Two recent sets of readings have set me thinking about sane, moderate politics.
During the 1960s and 1970s, two very different attitudes towards the Soviet Union prevailed in the United States. Extremists advocated flat-out opposition and confrontation, on the basis that the system was so rotten that it would collapse if seriously challenged. However counter-intuitive this might appear, destroying the Soviet system was in truth the path to a peaceful world.
Intelligent centrists and liberals claimed to know better, and preached moderation and restraint. One advocate of this school – and anything but a liberal! – was Henry Kissinger, who saw the two superpowers balancing each other for the foreseeable future in a bipolar world. Neither system could claim any moral advantage, and all serious observers knew to take propaganda statements with a large pinch of salt: Realpolitik ruled all. Moderates also knew that their Rightist foes were dangerous cowboys who would lead the world into nuclear holocaust: just think Dr. Strangelove. Overwhelmingly, the leaders of the mainline churches favored the “moderate” stance, mocking the pervasive Rightist propaganda about alleged Communist evils. Sensible scholars likewise knew better than to echo talk of “totalitarian” regimes. Such language derived from Rightist propaganda, and was aimed at painting Communist states in the same colors as their Nazi/fascist states predecessors. In reality, they asked, were the Iron Curtain regimes that much different from ours?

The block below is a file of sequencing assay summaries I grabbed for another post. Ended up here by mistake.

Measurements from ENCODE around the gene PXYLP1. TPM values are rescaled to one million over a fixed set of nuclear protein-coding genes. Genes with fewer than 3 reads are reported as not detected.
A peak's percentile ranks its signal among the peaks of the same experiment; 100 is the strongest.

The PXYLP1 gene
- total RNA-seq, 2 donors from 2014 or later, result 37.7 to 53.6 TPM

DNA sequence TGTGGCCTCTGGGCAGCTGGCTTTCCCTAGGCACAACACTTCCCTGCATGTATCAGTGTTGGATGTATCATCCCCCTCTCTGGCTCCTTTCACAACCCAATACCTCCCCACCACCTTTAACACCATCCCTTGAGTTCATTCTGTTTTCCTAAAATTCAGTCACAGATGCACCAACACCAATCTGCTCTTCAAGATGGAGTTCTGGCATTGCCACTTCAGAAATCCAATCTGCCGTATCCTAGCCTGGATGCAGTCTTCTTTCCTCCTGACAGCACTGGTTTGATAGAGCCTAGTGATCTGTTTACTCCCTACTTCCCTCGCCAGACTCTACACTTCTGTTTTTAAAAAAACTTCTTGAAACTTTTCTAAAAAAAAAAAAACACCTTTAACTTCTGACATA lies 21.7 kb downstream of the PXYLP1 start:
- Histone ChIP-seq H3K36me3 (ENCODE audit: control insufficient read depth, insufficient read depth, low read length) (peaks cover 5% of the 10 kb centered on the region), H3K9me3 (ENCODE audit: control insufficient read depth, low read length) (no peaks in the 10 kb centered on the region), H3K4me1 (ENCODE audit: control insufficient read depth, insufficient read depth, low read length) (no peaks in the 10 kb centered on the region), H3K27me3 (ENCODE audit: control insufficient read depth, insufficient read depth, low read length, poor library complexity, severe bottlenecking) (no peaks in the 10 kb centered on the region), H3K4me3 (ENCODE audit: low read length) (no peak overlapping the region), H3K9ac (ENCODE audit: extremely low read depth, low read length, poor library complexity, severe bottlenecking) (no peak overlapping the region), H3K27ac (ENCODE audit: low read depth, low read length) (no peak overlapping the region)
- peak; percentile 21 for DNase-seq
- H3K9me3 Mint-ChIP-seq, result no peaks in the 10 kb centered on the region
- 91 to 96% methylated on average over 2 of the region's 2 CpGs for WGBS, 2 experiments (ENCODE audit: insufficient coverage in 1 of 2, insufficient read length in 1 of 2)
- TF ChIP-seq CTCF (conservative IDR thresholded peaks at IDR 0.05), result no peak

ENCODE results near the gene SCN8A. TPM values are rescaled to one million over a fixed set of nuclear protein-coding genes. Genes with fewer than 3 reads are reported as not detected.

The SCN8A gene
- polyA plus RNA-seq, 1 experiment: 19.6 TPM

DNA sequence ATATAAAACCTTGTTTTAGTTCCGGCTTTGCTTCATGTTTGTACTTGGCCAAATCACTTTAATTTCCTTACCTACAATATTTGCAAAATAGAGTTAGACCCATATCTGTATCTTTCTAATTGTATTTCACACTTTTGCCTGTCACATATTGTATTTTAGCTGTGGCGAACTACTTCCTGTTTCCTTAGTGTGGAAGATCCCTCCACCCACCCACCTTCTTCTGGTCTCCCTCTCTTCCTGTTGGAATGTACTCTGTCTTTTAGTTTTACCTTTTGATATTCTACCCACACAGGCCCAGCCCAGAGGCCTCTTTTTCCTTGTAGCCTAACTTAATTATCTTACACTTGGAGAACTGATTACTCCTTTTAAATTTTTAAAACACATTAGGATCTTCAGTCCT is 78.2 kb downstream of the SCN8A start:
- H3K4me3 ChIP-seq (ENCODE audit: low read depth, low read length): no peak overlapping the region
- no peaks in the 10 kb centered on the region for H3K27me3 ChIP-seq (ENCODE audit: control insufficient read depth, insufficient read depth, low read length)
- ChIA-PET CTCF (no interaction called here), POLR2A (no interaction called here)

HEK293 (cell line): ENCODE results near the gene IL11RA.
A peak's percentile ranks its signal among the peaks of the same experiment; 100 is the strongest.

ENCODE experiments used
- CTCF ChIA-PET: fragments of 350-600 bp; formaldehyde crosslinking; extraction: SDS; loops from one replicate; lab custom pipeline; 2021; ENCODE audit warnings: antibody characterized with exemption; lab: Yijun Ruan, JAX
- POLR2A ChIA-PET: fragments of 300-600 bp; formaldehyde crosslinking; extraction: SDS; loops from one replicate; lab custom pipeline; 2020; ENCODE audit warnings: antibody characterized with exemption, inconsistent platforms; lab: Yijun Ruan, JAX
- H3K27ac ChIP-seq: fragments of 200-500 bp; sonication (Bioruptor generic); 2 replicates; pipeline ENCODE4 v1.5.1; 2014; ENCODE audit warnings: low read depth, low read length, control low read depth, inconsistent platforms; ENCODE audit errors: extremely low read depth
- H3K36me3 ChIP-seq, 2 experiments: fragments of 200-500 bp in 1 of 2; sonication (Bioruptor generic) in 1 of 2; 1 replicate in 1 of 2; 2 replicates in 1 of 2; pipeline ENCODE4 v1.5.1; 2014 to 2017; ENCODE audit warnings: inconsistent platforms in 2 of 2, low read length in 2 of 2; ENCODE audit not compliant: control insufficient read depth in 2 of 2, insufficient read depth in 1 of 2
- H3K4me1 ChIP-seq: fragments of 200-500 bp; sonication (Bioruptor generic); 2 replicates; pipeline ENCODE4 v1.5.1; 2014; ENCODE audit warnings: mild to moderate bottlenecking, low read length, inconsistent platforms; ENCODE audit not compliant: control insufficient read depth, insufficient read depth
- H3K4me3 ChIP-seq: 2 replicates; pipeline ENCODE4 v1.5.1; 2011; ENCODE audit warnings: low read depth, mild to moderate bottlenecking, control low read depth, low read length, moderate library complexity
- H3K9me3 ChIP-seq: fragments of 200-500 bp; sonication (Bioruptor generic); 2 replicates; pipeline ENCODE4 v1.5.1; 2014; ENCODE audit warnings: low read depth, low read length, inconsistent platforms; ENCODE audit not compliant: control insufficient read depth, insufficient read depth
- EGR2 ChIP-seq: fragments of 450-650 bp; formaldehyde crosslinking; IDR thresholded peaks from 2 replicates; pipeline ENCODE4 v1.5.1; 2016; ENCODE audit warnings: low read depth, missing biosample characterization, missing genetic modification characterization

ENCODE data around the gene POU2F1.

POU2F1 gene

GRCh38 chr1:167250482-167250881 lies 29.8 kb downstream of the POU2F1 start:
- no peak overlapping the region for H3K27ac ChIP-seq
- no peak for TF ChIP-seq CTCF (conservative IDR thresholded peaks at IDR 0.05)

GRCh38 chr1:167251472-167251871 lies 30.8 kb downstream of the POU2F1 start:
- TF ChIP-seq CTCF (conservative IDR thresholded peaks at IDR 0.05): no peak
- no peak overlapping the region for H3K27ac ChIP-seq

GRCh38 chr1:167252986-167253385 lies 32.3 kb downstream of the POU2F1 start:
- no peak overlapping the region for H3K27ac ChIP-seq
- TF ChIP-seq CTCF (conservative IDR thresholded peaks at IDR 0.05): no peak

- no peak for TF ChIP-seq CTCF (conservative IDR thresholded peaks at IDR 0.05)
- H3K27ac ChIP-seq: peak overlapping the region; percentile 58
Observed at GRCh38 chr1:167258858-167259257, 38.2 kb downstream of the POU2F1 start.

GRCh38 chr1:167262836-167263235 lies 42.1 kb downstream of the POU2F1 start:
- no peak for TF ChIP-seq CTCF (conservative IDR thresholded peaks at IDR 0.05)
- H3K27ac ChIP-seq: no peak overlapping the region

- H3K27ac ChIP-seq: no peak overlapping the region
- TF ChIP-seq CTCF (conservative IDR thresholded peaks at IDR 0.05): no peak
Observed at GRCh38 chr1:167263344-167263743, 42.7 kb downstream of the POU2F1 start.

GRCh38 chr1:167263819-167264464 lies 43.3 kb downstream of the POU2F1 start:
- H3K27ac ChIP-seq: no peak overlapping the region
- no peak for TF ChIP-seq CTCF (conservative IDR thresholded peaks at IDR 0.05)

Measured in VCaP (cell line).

One representative of this moderate school was Kissinger’s aide Helmut (Hal) Sonnenfeldt, whose obituary appeared recently. Sonnenfeldt devoted many years of service to the public good, and I have no wish to trivialize this achievement. In 1975, though, he was quoted as making an alarming foreign policy doctrine, that took the “moderate” stance to its outer limits: “So it must be our policy to strive for an evolution that makes the relationship between the Eastern Europeans and the Soviet Union an organic one.” This absolute concession of Eastern Europe to the Soviets became known as the “Sonnenfeldt doctrine.”
In other words, anyone who believed in a moral equivalence between the two systems can be described, charitably, as an idiot. Anyone who advocated a further “organic” relationship between Eastern Europe and its Soviet occupiers was, well, ignoring some crucial facts. And as events proved, those who believed that the Soviets could successfully be confronted in countries like Poland were reading the situation exactly right.
On occasion, liberals and conservatives can claim to be have read situations correctly, as can those labeled moderates and extremists. In this occasion, though, there is no argument. The moderates were absolutely, lethally, wrong.